This is something of a coda to my Studio Ghibli articles, for the time being at least. There’s one final Miyazaki movie in production, but for now The Red Turtle is the end of the line. It was co-production, and is really completely different to anything else in the Ghibli range, both visually and thematically. The director is Michaël Dudok de Wit, and his style of animation is about as far from anything Studio Ghibli has done as you could get. It’s highly artistic, creative, and quite beautiful, but it’s really a Ghibli film in name only. It’s also not very good.
Now I realise that’s something of a controversial opinion. The Red Turtle was critically acclaimed. That means nothing though. Popular doesn’t equal good. Praised by critics doesn’t equal good. After all, most of the very best of the Ghibli range was almost completely ignored by critics until Spirited Away came along. I suspect this one is critically aclaimed because it’s one of those “look at me, I like highbrow art” moments for the critics, and yes, it’s a worthy film, but it’s also extremely silly.
It actually starts very promisingly, exploring the torture of being stranded alone on an island. It’s all pretty obvious, and far from the inventiveness of something like Castaway, but it’s still quite absorbing to watch, as the unnamed man tries to find a way to escape from the island. When he builds a raft it gets destroyed by an unseen creature under the water. He tries again. Same result. He tries again, and shouts out his rage at the world when yet another raft gets destroyed. When he discovers the culprit is a giant turtle he takes his chance and bludgeons it to death. It’s tragic, troubling, and exactly not the kind of thing I want to see in a film.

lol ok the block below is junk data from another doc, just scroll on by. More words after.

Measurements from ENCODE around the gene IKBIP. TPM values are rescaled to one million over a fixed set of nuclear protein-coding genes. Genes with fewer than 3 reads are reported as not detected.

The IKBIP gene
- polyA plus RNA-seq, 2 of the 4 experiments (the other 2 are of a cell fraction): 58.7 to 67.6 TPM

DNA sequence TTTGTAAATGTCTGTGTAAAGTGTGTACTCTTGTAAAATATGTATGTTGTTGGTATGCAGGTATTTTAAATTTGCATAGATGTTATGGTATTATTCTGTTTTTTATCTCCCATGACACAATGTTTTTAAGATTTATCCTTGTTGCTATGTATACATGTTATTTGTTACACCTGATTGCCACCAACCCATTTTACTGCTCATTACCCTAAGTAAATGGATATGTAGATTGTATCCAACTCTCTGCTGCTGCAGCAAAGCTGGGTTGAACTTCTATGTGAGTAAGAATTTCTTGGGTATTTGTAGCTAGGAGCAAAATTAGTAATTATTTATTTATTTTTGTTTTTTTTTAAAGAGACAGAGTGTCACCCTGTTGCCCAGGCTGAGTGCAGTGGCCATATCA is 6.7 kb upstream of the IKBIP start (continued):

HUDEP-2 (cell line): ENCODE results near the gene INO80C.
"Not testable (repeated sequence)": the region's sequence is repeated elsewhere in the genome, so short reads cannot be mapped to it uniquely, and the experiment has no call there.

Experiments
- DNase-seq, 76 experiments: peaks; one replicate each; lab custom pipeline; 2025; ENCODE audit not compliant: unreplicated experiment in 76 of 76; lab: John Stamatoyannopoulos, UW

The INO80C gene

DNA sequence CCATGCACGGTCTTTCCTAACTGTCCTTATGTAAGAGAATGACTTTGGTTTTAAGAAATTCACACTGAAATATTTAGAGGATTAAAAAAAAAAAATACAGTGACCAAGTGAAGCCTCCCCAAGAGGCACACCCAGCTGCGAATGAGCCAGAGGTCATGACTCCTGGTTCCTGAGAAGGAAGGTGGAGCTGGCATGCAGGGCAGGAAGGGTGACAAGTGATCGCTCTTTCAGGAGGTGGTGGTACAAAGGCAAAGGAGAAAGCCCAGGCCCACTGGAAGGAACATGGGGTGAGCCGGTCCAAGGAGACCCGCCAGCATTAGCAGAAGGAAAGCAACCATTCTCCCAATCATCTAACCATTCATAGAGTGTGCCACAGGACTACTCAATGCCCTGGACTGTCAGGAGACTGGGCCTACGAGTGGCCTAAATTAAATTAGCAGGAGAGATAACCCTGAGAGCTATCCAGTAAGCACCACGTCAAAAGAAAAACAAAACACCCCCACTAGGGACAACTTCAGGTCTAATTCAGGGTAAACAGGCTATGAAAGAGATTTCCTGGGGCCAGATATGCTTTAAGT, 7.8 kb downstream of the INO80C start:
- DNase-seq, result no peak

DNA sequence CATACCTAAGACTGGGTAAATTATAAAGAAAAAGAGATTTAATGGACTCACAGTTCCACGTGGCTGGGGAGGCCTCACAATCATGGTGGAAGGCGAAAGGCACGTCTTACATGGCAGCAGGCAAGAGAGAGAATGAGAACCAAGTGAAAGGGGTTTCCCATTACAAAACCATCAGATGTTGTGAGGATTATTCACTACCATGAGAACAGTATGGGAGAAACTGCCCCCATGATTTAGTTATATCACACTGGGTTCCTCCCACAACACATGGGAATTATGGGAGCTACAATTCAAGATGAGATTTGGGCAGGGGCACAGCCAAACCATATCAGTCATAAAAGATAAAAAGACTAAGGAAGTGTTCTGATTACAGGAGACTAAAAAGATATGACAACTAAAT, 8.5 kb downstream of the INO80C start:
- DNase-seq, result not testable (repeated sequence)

That’s when things get silly. The turtle somehow comes back to life as a woman, lives her life with the man and has a son. Whether it’s reincarnation or just the desperately lonely lifelong hallucination of a stranded man is open to interpretation, but either way I just couldn’t invest in the film from that point onwards, or care too much about the characters, despite the film’s best attempts to tug at the heartstrings throughout. Once you’ve watched a man kill a giant turtle you tend to lose interest in his troubles.
The one thing I did love about the film was the comedy moments with some little crabs that scuttle around every so often doing amusing things. The film really needs those lighter moments, because other than that it’s heavy going.
So that’s it for Studio Ghibli for the time being, and it’s time to branch out and look at some other anime movies. They might be the most famous studio in Japan but their output has been limited for a few years and at one stage it looked like they had made their last ever film. Other studios have stepped up to fill the gap, and we’ve had several animated films over the last few years to challenge the success of Studio Ghibli, and quite rightly so. Let’s broaden our horizons, and find out about The Girl Who Leapt Through Time…
I won’t include the trailer on this occasion, because it basically tells the entire story of the film in condensed form, so if you’re interested in watching the film it’s probably best to avoid the trailer, or you’ll feel like you’ve already seen it! RP